The tax cut will increase Aramco’s net income by 300 percent, putting its per-barrel income in a range similar to that of international oil companies including Exxon Mobil Corp., Bernstein analysts said in a report. A production-weighted valuation on a par with such companies could give Aramco, known officially as Saudi Arabian Oil Co., a market value of $1 trillion to $1.5 trillion, the analysts said.
The Saudi government announced Monday it’s reducing Aramco’s tax rate to 50 percent from 85 percent, as it prepares to offer investors as much as 5 percent of the world’s biggest oil exporter. Estimates of Aramco’s potential valuation vary widely. Deputy Crown Prince Mohammed bin Salman has said it’s worth about $2 trillion, while consultant Wood Mackenzie Ltd. valued the company last month at around $400 billion, according to clients who attended a private briefing.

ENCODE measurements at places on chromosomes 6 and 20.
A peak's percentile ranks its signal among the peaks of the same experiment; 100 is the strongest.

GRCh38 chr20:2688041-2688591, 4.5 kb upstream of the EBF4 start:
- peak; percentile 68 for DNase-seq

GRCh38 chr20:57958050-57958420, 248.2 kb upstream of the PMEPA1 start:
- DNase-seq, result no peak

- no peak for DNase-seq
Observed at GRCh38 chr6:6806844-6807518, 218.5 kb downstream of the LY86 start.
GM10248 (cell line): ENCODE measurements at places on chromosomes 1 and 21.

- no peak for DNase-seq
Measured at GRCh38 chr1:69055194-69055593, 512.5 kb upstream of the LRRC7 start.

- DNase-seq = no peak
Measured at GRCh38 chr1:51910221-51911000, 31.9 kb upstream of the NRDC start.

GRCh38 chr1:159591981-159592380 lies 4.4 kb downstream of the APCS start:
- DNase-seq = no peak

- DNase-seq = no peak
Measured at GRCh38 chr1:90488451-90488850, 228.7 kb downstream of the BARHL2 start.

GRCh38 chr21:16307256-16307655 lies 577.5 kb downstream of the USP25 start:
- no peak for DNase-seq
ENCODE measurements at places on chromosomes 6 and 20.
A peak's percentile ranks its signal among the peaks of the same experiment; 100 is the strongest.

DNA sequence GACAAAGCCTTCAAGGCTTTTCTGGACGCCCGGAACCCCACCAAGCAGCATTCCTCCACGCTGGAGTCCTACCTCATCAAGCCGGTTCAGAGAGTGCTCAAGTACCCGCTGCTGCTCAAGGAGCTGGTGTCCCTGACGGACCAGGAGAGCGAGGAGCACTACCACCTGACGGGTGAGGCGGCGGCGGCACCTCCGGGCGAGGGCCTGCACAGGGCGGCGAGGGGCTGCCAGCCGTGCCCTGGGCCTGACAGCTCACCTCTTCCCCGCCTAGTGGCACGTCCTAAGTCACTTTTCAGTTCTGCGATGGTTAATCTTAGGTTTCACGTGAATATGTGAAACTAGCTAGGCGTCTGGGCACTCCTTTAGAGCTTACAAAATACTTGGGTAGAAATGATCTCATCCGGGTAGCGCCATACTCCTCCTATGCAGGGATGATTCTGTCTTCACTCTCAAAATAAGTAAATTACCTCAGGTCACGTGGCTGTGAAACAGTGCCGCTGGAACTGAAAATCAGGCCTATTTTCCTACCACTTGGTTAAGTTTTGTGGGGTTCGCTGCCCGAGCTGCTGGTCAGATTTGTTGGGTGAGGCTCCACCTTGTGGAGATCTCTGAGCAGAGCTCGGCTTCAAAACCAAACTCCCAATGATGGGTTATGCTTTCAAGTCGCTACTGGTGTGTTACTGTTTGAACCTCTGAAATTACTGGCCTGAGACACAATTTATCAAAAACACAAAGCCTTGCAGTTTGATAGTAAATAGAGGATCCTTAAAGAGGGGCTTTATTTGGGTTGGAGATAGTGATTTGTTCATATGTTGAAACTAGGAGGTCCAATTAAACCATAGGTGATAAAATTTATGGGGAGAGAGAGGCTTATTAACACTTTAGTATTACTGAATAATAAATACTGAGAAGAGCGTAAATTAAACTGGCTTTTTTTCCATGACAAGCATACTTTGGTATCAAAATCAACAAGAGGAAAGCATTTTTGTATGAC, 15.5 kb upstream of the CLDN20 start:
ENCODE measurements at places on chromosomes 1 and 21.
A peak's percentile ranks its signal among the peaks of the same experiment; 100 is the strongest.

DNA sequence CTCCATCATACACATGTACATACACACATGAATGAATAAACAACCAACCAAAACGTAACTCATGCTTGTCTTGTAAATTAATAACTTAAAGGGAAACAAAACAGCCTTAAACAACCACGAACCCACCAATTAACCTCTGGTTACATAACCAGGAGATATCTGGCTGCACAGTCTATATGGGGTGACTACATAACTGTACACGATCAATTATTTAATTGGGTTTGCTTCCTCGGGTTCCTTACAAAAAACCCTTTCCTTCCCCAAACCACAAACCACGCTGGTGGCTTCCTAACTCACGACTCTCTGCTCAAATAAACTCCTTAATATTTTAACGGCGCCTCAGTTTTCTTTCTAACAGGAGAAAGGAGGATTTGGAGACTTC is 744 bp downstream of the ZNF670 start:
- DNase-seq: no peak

“Before the reduction in tax, it was hard to argue that Aramco should trade at an equivalent value to Western oil peers,” Bernstein analysts Neil Beveridge and Oswald Clint said in the report. “With the reduction in tax to 50 percent, profitability per barrel is more in line” with those peers, and could be higher, they said.
The sale of a 5 percent stake in Aramco at a $1 trillion valuation would raise $50 billion dollars for Saudi Arabia, which is trying to reform and diversify its oil-dependent economy. China’s e-commerce business Alibaba Group Holding Ltd. has claim to the world’s biggest IPO to date after raising $25 billion in 2014.